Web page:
Management of sludge is one of the most pressing issues in sanitation provision. The situation is especially complex when large quantities of fresh sludge containing various contaminants are generated in onsite sanitation systems in urban slums, emergency settlements and wastewater treatment facilities that require proper disposal of the sludge. The application of fast and efficient sludge management methods is important under these conditions. This study focuses on addressing the existing challenges and gaps in sludge management, particularly the management of faecal sludge that is generated in the densely populated areas, through innovative concepts and technological development. To assess the current status of decentralized management of faecal sludge, a review of the existent (emergency) sanitation practices and technologies was conducted. In the study, the gaps and opportunities in technological developments for sanitation management in complex situations was identified. The need for an innovative sludge management system led to the development of the “emergency sanitation operation system, eSOS”. This concept proposed and demonstrated the application of modern innovative sanitation solutions and existing information technologies for sludge management. In addition, as a component of the eSOS concept, a sludge treatment system based on microwave irradiation technology, which forms the core of this research, was developed and tested. The microwave technology study was carried out in two stages. The first stage involved preliminary and validation tests at laboratory scale using a domestic microwave unit to assess the applicability of the microwave technology for sludge treatment. Two sludge types, namely blackwater sludge, extracted from highly concentrated raw blackwater stream, and faecal sludge, obtained from urine diverting dry toilets, were tested. The results demonstrated the capability of the microwave technology to rapidly and efficiently reduce the sludge volume by over 70% and decrease the concentration of bacterial pathogenic indicator E. coli and Ascaris lumbricoides eggs to below the analytical detection levels. Basing on these results, a pilot-scale microwave reactor unit was designed, produced and evaluated using waste activated sludge, faecal sludge, and septic sludge, which formed the second stage of the study. The results demonstrated that microwave treatment was successful to achieve a complete bacterial inactivation like in the laboratory tests (i.e. E. coli, coliforms, staphylococcus aureus, and enterococcus faecalis) and a sludge weight/volume reduction above 60%. Furthermore, the dried sludge and condensate had a high energy (≥ 16 MJ/kg) and nutrient contents (solids; TN ≥ 28 mg/g TS and TP ≥ 15 mg/g TS; condensate TN ≥ 49 mg/L TS and TP ≥ 0.2 mg/L), having the potential to be used as biofuel, soil conditioner, fertilizer, etc. Overall, in this study the existence of a wide range of regular onsite and offsite sanitation options was revealed that have the potential to be applied for sludge management in the emergencies. Situations with more or less similar characteristics to emergencies such as urban slums can also benefit from these technologies. In addition, the shortfalls experienced in the many current emergency sanitation responses were associated with the often used conventional fragmented approach that does not capture the entire sanitation chain, but rather looks at the individual components separately with emphasis on the containment facilities. An innovative emergency Sanitation Operation System (eSOS) concept was thus introduced in this study that uses and promotes a systems approach integrating all components of an emergency sanitation chain. Furthermore, the study demonstrated that a microwave technology based reactor can be applied for the rapid treatment of sludge in the areas where large volumes of sludge are generated such as slums and emergency settlements.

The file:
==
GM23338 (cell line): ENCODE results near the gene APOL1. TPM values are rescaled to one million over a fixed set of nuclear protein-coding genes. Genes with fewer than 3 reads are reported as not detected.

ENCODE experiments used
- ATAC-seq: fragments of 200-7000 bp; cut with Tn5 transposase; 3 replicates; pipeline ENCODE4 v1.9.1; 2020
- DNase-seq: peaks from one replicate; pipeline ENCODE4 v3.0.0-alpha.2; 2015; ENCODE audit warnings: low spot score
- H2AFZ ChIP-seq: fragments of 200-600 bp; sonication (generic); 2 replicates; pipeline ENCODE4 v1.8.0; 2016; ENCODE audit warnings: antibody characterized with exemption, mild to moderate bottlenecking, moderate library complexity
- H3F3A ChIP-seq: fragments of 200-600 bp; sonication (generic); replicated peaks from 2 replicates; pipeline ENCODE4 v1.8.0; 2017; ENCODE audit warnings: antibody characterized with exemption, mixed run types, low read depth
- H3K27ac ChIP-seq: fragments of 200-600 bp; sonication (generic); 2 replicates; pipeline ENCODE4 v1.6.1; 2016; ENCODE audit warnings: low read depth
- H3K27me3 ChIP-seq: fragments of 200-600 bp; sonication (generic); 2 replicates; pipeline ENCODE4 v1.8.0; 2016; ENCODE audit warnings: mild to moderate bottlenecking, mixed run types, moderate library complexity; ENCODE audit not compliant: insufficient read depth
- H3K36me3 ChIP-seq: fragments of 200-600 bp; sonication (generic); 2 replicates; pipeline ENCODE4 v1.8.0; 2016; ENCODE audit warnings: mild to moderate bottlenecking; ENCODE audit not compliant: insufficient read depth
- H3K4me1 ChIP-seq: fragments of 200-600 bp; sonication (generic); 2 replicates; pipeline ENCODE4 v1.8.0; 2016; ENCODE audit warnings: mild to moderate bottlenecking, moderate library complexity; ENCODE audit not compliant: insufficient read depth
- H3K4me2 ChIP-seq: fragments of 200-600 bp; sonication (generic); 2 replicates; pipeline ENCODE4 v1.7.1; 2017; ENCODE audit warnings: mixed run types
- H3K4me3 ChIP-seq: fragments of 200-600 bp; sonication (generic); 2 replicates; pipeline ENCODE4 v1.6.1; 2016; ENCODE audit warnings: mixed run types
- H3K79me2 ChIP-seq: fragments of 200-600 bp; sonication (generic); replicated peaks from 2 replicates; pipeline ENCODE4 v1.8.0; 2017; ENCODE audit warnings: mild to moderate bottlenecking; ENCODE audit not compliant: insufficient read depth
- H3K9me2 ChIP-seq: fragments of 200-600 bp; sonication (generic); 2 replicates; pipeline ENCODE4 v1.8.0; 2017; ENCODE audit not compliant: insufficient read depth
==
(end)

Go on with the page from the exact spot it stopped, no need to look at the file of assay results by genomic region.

|Qualification||Doctor of Philosophy|
|Award date||16 Jan 2020|
|Publication status||Published - 2020|